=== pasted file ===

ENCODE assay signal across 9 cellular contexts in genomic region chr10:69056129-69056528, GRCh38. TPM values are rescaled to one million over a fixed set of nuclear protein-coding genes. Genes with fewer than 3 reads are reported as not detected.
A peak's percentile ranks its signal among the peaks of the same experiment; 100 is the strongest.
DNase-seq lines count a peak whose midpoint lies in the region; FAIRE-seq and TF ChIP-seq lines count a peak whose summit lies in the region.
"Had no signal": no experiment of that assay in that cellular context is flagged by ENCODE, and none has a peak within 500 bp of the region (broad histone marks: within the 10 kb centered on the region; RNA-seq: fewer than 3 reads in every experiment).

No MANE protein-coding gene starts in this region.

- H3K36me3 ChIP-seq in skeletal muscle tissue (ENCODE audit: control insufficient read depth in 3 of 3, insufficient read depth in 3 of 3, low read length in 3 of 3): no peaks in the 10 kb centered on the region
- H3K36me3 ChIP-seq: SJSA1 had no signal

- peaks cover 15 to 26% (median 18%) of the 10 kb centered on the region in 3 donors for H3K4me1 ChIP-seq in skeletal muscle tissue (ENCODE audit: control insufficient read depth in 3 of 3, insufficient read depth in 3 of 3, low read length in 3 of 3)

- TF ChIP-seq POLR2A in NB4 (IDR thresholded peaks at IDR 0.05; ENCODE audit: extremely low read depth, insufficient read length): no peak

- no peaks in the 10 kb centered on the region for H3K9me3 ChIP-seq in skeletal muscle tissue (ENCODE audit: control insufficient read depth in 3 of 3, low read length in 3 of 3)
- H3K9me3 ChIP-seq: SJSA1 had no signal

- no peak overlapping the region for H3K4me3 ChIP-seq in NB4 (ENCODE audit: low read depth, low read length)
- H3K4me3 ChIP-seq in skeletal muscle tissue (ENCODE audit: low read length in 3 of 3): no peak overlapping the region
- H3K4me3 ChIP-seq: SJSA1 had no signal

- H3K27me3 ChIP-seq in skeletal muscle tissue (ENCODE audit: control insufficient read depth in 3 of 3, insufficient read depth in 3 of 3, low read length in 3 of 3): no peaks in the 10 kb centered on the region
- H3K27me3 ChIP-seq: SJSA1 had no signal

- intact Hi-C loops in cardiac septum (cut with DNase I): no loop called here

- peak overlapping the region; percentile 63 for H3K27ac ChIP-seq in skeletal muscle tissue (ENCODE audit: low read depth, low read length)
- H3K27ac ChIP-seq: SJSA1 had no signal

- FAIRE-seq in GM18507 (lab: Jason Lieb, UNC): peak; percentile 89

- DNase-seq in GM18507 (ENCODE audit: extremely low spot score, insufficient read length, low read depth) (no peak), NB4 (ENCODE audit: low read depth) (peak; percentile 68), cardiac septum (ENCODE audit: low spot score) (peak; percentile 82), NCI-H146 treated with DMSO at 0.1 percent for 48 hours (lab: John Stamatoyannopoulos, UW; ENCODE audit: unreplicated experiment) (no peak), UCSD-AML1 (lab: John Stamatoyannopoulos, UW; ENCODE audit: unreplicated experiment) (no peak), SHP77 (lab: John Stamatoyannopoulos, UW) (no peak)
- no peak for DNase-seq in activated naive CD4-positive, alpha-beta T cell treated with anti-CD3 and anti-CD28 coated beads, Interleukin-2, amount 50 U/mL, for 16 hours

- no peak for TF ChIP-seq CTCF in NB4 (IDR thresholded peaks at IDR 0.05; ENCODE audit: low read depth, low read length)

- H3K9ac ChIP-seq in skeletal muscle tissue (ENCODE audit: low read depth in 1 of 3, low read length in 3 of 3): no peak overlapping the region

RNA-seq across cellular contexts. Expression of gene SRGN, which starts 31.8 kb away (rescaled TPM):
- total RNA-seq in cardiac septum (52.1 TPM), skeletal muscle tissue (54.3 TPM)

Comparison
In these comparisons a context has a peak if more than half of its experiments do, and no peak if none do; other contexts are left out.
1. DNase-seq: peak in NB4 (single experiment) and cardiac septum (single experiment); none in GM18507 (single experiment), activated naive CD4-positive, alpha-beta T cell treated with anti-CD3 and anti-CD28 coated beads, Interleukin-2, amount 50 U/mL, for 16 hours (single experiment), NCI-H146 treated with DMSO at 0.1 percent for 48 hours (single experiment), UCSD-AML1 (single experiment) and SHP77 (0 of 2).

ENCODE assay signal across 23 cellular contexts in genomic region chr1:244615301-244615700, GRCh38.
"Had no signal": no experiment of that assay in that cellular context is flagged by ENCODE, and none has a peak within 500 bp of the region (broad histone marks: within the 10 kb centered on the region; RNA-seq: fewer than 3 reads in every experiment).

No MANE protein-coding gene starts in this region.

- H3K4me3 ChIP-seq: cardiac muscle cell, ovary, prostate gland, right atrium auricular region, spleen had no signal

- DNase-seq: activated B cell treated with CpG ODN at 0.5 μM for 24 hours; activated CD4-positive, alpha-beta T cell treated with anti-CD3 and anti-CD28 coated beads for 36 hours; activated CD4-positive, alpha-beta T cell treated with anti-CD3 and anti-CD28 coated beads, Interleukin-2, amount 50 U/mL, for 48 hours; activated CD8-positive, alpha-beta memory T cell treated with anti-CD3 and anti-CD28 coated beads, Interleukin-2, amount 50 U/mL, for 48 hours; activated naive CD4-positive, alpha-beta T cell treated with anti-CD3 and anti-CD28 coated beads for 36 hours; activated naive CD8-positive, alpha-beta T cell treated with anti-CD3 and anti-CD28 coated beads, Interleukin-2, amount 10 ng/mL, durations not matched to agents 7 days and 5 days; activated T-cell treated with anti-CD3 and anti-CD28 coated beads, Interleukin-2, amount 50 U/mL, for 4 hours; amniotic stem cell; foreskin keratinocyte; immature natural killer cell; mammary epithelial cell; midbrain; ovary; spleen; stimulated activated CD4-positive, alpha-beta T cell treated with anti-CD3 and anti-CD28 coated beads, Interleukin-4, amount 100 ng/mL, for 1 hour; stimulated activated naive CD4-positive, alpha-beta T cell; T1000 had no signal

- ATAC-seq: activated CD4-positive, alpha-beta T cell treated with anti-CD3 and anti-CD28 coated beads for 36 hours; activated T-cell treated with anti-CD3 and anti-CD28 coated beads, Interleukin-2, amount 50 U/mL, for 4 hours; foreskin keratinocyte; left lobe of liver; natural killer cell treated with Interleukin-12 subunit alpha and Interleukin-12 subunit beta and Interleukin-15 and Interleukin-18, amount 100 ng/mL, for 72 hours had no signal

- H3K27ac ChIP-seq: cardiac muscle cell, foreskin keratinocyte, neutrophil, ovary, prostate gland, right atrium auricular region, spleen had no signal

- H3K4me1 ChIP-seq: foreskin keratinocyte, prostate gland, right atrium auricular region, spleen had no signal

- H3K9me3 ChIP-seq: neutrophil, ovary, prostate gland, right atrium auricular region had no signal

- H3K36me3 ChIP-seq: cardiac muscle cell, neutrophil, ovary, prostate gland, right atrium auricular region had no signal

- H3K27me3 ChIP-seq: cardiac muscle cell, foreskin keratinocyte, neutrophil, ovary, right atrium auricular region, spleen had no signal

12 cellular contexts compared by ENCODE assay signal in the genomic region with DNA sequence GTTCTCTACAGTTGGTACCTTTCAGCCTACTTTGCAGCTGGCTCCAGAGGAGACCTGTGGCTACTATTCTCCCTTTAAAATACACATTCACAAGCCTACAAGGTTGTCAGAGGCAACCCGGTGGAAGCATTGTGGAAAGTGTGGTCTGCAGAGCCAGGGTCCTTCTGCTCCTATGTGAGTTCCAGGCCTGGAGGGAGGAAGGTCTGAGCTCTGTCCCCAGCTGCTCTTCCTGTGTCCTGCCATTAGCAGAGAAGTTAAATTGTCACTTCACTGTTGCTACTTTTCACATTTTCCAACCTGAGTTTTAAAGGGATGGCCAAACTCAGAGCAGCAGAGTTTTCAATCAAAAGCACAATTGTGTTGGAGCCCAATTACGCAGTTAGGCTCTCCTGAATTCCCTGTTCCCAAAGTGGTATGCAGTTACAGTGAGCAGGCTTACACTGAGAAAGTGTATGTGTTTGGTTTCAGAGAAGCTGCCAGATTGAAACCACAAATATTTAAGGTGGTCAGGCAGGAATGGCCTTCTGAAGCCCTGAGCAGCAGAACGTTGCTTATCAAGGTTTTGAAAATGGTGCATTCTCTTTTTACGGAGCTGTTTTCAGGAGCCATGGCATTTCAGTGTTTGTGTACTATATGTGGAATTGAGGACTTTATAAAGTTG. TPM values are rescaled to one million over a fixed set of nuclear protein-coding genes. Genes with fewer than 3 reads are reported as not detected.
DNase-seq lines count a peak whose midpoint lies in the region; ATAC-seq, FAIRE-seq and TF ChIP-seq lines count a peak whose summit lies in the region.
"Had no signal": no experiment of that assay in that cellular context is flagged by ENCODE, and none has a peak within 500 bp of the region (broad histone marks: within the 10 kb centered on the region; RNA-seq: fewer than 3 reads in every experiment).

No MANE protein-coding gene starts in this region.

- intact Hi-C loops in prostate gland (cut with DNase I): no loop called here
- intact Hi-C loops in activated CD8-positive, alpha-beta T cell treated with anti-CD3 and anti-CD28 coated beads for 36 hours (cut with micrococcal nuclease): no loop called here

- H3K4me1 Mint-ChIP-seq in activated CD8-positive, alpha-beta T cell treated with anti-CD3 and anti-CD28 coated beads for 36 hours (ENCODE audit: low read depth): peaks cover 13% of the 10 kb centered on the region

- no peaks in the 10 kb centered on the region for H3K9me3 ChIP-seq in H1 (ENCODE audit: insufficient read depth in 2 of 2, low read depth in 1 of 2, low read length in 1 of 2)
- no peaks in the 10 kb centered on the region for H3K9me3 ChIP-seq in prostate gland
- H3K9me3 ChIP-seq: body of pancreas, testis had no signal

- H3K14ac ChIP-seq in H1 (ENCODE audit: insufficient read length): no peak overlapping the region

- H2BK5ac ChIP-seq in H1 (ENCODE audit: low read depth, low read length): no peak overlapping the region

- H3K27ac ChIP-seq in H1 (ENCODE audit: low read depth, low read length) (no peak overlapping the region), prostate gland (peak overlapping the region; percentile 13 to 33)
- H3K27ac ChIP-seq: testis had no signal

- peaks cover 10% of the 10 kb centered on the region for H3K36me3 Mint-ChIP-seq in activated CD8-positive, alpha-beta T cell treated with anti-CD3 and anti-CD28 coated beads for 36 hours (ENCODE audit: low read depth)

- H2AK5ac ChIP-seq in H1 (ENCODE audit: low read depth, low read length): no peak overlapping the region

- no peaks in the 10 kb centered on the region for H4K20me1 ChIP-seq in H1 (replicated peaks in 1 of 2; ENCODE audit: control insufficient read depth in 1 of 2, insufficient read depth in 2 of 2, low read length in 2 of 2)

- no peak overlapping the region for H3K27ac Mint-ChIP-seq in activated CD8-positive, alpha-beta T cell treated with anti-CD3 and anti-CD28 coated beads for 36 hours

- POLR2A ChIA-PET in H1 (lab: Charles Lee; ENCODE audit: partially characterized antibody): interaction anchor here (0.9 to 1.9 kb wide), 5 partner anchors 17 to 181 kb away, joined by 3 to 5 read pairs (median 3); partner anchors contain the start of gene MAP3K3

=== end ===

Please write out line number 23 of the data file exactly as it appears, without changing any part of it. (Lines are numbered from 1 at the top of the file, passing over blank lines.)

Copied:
- no peak for TF ChIP-seq CTCF in NB4 (IDR thresholded peaks at IDR 0.05; ENCODE audit: low read depth, low read length)